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CHALLENGES AFFECTING IRRIGATION WATER SUPPLY AT NYANYADZI SMALLHOLDER IRRIGATION SCHEME IN ZIMBABWE

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Nyanyadzi irrigation scheme is characterised by problems of inadequate water supply. Decreasing baseflows during the winter season, siltation along the river channel and diversion canal contribute to poor irrigation water supply. The aim of this study is to determine effects of river flow variability on scheme water supply Hydrological data from 1968 to 2003 were obtained from the Zimbabwe National Water Authority (ZINWA) while meteorological data were gathered from the Department of Meteorological Services. The scheme's Block C was selected to analyse effects of flow variations on water demands during the bean cropping seasons. Values of crop water requirements were estimated using CROPWAT model. The study observed that between 1968 and 2000, the river significantly (p < 0.001) failed to satisfy the scheme's daily water allocation for 1 996 days although the 90 % reliability level was satisfied. Significant (p = 0.019) monthly water shortages occurred from May to June in Block C. Established linear equations to predict the magnitude of water deficit from river flows and crop yield reduction from water shortages were significant. The study recommends stakeholders to introduce water saving and harvesting measures to minimise problems of water scarcity.
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CHALLENGES AFFECTING IRRIGATION WATER SUPPLY AT
NYANYADZI SMALLHOLDER IRRIGATION SCHEME IN ZIMBABWE
1N. MUJERE and 2D. MAZVIMAVI
1Department of Geography and Environmental Science, University of Zimbabwe,
Box MP 167, MT Pleasant, Harare, Zimbabwe
mujere@arts.uz.ac.zw (corresponding author)
2Harry Oppenheimer Okavango Research Centre, University of Botswana
dmazvimavi@orc.ub.bw
Abstract
Nyanyadzi irrigation scheme is characterised by problems of inadequate water
supply. Decreasing baseflows during the winter season, siltation along the river
channel and diversion canal contribute to poor irrigation water supply. The aim of
this study is to determine effects of river flow variability on scheme water supply
Hydrological data from 1968 to 2003 were obtained from the Zimbabwe National
Water Authority (ZINWA) while meteorological data were gathered from the
Department of Meteorological Services. The scheme’s Block C was selected to
analyse effects of flow variations on water demands during the bean cropping
seasons. Values of crop water requirements were estimated using CROPWAT model.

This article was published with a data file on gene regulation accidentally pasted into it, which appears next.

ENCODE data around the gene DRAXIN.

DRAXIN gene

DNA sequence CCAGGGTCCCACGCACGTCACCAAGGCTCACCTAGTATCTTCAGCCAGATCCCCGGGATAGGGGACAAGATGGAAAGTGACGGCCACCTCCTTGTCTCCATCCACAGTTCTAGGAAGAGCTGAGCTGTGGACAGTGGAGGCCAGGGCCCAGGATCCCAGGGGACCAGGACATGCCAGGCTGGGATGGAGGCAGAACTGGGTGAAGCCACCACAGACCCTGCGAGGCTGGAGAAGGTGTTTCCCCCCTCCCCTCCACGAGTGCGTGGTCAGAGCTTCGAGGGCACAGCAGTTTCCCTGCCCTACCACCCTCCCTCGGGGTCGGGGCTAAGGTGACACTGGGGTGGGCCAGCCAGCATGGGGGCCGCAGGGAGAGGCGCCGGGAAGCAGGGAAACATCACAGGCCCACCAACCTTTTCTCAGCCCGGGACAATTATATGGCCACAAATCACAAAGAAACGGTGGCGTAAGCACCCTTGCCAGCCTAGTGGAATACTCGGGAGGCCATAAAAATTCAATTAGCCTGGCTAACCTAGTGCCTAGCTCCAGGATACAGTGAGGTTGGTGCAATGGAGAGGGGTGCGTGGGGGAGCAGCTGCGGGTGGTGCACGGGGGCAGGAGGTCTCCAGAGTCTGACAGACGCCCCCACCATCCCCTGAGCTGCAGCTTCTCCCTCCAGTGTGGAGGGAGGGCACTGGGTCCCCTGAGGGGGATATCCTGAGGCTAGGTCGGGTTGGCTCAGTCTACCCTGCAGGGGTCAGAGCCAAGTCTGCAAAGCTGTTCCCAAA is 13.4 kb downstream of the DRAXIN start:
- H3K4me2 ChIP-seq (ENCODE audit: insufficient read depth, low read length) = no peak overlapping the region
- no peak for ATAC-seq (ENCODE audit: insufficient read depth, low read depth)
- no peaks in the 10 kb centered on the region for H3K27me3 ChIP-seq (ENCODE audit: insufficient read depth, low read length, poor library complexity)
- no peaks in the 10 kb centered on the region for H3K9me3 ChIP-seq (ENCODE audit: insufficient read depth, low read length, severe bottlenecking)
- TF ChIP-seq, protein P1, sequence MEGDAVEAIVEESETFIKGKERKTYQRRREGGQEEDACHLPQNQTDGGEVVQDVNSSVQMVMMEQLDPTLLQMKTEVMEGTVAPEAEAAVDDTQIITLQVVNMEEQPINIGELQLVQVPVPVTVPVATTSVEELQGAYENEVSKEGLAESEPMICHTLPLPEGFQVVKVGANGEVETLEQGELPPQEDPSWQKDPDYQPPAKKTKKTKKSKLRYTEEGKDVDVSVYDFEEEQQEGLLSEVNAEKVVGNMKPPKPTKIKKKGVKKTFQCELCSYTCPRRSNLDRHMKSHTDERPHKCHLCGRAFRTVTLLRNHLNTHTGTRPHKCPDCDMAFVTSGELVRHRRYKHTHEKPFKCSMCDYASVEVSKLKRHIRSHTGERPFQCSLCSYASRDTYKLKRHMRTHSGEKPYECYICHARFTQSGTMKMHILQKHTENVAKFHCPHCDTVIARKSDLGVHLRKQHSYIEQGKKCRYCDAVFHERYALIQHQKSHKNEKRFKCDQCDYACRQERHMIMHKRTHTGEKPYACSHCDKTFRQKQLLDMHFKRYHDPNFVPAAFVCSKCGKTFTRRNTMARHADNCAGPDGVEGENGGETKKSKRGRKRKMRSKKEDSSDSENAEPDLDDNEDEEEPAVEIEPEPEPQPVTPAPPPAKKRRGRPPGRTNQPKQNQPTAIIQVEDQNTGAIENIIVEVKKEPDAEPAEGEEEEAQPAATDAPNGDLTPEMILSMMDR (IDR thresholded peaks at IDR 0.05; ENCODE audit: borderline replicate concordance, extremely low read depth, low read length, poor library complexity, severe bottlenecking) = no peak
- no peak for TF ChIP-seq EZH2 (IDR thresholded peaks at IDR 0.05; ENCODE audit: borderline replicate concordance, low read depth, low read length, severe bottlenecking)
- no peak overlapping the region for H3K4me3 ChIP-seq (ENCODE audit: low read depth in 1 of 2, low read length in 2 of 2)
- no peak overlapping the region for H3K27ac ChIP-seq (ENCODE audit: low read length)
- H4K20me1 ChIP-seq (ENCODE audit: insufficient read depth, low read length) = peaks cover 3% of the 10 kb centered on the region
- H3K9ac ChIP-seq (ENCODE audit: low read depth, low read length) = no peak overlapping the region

The study observed that between 1968 and 2000, the river significantly (p < 0.001)
failed to satisfy the scheme’s daily water allocation for 1 996 days although the 90 %
reliability level was satisfied. Significant (p = 0.019) monthly water shortages
occurred from May to June in Block C. Established linear equations to predict the
magnitude of water deficit from river flows and crop yield reduction from water
shortages were significant. The study recommends stakeholders to introduce water
saving and harvesting measures to minimise problems of water scarcity.
Key Words
Challenges, river flow, relative water supply, CROPWAT, Nyanyadzi
INTRODUCTION
Several studies on smallholder irrigation schemes in developing countries have
observed that these schemes are under performing partly due to inadequate inputs and
inaccessible markets (Makadho, 1994; Rukuni, 1994; Chancellor and Hide, 1997;
FAO, 2000). In some cases government policies on land tenure and water allocation
do not create a conducive environment for successful operation of smallholder
irrigation schemes (Tafesse, 2003). Mpande (1984), Motsi et al. (2001) and
Manzungu (1999) ascribed the failure of the smallholder schemes in Africa to
substandard infrastructure, unclear irrigation scheduling and inefficient water use.
Inequitable water allocation was also identified as a cause of poor performance by
some farmers (Pazvakavambwa and Van der Zaag, 2000). Failure of smallholder
irrigation schemes is also partly due to environmental factors such as water scarcity,
poor soil fertility, pests and diseases adversely affecting crop production (Bembridge,
1
1980; Rukuni, 1994). Poor water management by farmers can lead to problems of
land degradation and soil salinisation in smallholder irrigation schemes.
Water management at the scheme and plot levels is a major factor influencing the
success of smallholder irrigation schemes (Motsi et al., 2001; Samakande, 2002).
Pazvakavambwa and Van der Zaag (2000) found on one irrigation scheme in
Zimbabwe that farmers close to water sources had crop yields twice those at tail ends.
Due to poor water management at the scheme, water delivery to tail-end farmers was
unpredictable, and thus adversely affecting their crop yields. At the plot level, some
farmers have been observed to apply 50-150 % more water than needed by the crops
(Early, 1980; Chancellor and Hide, 1997; FAO, 2000). Excess water causes water
logging hence depressed crop yields.
The studies reviewed above have focused on how water management within
smallholder irrigation schemes affect their performance. The success of smallholder
irrigation schemes is also partly influenced by the availability of water at source. In
the case where water is obtained from river flow abstractions, the variability of flows
will affect the availability of water at the plot level.
In Zimbabwe, water supply systems for smallholder irrigation schemes are generally
designed so that adequate water is available 90 % of the times (AREX, 1980).
Reliability levels of 80 to 90 % are sometimes used by large-scale commercial
farmers when deciding to develop their own irrigation systems (Mazvimavi, 1998).
This paper examines the reliability level attained in supplying irrigation water to a
smallholder irrigation scheme and to Block C from Nyanyadzi River. The paper
further examines the relationship between magnitudes of water deficits and crop